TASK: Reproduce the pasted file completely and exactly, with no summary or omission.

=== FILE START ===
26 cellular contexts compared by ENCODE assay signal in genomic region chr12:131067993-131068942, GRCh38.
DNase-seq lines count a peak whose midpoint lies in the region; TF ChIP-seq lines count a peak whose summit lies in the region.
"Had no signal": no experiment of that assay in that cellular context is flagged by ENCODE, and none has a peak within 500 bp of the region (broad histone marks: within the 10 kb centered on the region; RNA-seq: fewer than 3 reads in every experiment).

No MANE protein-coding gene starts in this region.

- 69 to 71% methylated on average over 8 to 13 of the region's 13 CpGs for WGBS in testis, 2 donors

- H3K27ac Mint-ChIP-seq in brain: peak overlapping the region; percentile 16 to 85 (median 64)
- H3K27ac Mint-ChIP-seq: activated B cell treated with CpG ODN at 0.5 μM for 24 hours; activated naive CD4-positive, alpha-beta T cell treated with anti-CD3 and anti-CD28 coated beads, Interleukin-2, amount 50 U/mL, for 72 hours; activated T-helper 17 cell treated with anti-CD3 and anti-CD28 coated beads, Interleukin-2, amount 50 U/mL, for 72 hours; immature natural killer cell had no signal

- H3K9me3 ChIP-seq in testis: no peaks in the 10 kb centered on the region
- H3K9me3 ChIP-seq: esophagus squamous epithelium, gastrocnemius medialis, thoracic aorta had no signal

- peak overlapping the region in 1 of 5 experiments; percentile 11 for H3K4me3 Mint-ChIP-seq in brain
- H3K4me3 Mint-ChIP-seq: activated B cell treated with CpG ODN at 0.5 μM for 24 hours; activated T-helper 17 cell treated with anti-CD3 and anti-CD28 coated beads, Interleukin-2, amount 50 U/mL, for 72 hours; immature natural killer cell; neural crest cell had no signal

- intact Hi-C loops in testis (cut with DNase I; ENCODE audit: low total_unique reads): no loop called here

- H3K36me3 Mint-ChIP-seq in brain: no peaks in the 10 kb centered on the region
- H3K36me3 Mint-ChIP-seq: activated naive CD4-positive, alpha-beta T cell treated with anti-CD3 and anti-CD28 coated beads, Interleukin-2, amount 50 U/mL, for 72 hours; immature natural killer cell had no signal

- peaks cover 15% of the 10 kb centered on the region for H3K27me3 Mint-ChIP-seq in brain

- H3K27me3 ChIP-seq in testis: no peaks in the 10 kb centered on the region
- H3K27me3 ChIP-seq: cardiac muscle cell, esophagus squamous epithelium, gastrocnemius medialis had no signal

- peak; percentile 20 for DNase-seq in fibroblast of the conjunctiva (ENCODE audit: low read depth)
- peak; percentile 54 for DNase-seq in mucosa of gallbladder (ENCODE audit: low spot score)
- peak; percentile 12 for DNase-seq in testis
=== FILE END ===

26 cellular contexts compared by ENCODE assay signal in genomic region chr12:131067993-131068942, GRCh38.
DNase-seq lines count a peak whose midpoint lies in the region; TF ChIP-seq lines count a peak whose summit lies in the region.
"Had no signal": no experiment of that assay in that cellular context is flagged by ENCODE, and none has a peak within 500 bp of the region (broad histone marks: within the 10 kb centered on the region; RNA-seq: fewer than 3 reads in every experiment).

No MANE protein-coding gene starts in this region.

- 69 to 71% methylated on average over 8 to 13 of the region's 13 CpGs for WGBS in testis, 2 donors

- H3K27ac Mint-ChIP-seq in brain: peak overlapping the region; percentile 16 to 85 (median 64)
- H3K27ac Mint-ChIP-seq: activated B cell treated with CpG ODN at 0.5 μM for 24 hours; activated naive CD4-positive, alpha-beta T cell treated with anti-CD3 and anti-CD28 coated beads, Interleukin-2, amount 50 U/mL, for 72 hours; activated T-helper 17 cell treated with anti-CD3 and anti-CD28 coated beads, Interleukin-2, amount 50 U/mL, for 72 hours; immature natural killer cell had no signal

- H3K9me3 ChIP-seq in testis: no peaks in the 10 kb centered on the region
- H3K9me3 ChIP-seq: esophagus squamous epithelium, gastrocnemius medialis, thoracic aorta had no signal

- peak overlapping the region in 1 of 5 experiments; percentile 11 for H3K4me3 Mint-ChIP-seq in brain
- H3K4me3 Mint-ChIP-seq: activated B cell treated with CpG ODN at 0.5 μM for 24 hours; activated T-helper 17 cell treated with anti-CD3 and anti-CD28 coated beads, Interleukin-2, amount 50 U/mL, for 72 hours; immature natural killer cell; neural crest cell had no signal

- intact Hi-C loops in testis (cut with DNase I; ENCODE audit: low total_unique reads): no loop called here

- H3K36me3 Mint-ChIP-seq in brain: no peaks in the 10 kb centered on the region
- H3K36me3 Mint-ChIP-seq: activated naive CD4-positive, alpha-beta T cell treated with anti-CD3 and anti-CD28 coated beads, Interleukin-2, amount 50 U/mL, for 72 hours; immature natural killer cell had no signal

- peaks cover 15% of the 10 kb centered on the region for H3K27me3 Mint-ChIP-seq in brain

- H3K27me3 ChIP-seq in testis: no peaks in the 10 kb centered on the region
- H3K27me3 ChIP-seq: cardiac muscle cell, esophagus squamous epithelium, gastrocnemius medialis had no signal

- peak; percentile 20 for DNase-seq in fibroblast of the conjunctiva (ENCODE audit: low read depth)
- peak; percentile 54 for DNase-seq in mucosa of gallbladder (ENCODE audit: low spot score)
- peak; percentile 12 for DNase-seq in testis